The current debate about publishing has centered on technology. Will the world of print go away as e-readers continue to gain ground? Yet, this article by Curtis White in Lapham’s Quarterly shows that this question only gets to part of the issue.
“When we speak of literature, we should not imagine that we are speaking of some stable and enduring Platonic entity. The history of literature has always been about its highly mutable institutions, whether bookstores, publishers, schools of criticism, or, for the last half century, the mass media. In other words, literature has always been about the struggle over who would have the social authority to determine what would count as literature.”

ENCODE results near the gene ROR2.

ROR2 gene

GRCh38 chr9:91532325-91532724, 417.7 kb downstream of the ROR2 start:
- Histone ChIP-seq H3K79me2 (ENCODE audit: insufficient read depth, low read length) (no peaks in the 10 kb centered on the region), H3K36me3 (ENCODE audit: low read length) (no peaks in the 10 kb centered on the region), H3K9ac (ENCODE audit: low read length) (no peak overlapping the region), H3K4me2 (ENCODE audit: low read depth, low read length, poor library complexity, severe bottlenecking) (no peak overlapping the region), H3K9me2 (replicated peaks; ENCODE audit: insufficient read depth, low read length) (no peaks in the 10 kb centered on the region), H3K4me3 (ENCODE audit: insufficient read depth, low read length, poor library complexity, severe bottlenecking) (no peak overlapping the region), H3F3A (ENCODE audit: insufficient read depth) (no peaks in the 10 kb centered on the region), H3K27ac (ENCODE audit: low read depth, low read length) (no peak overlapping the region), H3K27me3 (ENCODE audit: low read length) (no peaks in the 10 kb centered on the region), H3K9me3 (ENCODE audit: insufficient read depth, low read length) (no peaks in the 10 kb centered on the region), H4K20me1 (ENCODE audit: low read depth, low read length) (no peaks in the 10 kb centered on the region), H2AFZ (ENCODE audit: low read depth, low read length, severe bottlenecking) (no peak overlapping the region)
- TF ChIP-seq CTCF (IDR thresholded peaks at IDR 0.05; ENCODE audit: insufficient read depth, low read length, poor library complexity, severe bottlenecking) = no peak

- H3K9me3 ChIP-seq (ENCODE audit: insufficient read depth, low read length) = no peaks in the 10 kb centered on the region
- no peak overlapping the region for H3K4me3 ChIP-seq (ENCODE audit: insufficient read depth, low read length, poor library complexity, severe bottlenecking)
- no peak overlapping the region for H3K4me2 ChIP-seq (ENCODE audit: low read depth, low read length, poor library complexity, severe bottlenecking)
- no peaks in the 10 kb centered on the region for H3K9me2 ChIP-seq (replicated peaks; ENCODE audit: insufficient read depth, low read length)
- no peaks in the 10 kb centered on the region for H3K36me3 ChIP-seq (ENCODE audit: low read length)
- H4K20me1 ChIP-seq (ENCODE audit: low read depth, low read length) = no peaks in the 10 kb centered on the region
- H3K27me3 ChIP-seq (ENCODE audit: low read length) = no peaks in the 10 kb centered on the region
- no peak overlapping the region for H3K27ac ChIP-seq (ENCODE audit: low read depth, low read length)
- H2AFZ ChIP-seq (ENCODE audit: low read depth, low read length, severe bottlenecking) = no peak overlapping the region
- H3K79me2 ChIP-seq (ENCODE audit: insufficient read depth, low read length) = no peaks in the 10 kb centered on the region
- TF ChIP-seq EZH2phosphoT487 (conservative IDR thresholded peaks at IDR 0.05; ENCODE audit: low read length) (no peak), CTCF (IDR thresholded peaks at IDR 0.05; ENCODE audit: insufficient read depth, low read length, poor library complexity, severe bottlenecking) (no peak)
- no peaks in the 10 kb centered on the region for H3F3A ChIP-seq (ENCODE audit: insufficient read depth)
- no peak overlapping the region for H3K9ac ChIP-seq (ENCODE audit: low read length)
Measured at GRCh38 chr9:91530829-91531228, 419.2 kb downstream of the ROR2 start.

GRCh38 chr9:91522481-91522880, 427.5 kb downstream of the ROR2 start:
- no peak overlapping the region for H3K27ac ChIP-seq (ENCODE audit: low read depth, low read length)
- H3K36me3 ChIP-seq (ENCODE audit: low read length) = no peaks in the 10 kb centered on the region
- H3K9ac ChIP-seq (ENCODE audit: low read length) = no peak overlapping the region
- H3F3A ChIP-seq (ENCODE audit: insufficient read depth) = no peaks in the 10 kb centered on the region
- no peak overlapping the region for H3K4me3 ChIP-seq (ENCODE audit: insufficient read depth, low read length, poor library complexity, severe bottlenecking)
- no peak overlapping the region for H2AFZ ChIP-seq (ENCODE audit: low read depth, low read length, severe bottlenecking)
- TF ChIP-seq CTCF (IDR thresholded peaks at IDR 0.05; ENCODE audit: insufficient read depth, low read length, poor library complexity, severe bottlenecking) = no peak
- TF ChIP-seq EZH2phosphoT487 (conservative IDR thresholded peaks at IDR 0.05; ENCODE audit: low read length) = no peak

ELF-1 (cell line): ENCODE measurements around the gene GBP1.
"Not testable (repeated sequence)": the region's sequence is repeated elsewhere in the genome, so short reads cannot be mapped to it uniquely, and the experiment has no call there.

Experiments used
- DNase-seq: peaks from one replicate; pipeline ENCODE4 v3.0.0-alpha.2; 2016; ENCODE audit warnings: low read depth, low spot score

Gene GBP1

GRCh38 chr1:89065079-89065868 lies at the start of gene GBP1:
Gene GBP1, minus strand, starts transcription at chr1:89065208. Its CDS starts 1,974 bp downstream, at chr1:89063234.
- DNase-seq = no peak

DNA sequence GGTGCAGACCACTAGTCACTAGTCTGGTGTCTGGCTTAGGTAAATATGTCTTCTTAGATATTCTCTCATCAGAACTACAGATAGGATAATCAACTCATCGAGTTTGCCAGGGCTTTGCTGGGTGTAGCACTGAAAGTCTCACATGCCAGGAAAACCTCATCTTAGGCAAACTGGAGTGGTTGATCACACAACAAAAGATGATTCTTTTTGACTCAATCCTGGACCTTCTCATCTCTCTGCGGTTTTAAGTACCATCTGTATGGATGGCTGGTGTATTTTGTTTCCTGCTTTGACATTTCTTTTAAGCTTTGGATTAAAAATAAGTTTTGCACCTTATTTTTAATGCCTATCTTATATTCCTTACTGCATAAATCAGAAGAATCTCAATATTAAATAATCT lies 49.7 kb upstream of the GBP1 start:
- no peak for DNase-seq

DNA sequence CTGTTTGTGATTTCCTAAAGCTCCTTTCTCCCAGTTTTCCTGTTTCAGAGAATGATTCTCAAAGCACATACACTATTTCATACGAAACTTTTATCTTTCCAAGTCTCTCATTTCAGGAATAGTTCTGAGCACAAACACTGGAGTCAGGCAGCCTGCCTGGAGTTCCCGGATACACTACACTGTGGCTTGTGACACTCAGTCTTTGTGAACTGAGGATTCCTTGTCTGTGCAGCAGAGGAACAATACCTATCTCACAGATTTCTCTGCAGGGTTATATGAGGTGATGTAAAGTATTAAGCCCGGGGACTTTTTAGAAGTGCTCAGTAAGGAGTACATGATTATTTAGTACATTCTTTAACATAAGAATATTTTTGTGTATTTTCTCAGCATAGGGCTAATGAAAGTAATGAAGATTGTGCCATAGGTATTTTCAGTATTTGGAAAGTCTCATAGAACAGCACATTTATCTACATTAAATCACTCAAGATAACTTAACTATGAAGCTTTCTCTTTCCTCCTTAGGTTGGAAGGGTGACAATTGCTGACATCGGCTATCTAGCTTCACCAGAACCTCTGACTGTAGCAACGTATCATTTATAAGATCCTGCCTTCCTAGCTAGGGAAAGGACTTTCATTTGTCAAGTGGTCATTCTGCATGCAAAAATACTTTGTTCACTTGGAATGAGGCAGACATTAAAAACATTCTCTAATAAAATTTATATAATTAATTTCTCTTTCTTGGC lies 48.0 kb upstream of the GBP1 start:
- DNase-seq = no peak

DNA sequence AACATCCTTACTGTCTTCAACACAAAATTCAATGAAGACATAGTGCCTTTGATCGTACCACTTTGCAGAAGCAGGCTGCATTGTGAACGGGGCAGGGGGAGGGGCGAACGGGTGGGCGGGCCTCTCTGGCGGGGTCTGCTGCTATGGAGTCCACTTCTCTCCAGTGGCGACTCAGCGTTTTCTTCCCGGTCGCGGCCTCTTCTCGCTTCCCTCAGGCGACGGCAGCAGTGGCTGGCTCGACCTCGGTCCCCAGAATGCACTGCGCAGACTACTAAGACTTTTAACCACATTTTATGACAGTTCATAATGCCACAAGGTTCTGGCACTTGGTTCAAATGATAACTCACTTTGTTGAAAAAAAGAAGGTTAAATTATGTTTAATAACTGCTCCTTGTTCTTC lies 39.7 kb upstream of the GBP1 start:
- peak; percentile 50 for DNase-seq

White looks at the broken book business model from many angles. Bookselling has become disconnected fom its public … “once the selection and manufacture of books became specialized, separating writers, from publishers, from retailers, and once the centralized manufacture of books required real capital, the chance that this new industry would ever challenge the reign of free market capitalism and its multiform ideologies was reduced to nothing. Publishers made profitable commodities and they kept the lid on ideas. Itâ€™s hard to say which of those two purposes was the more important. As my late friend Ronald Sukenick liked to say, â€œWhat can you expect from Simon and Shoestore?â€”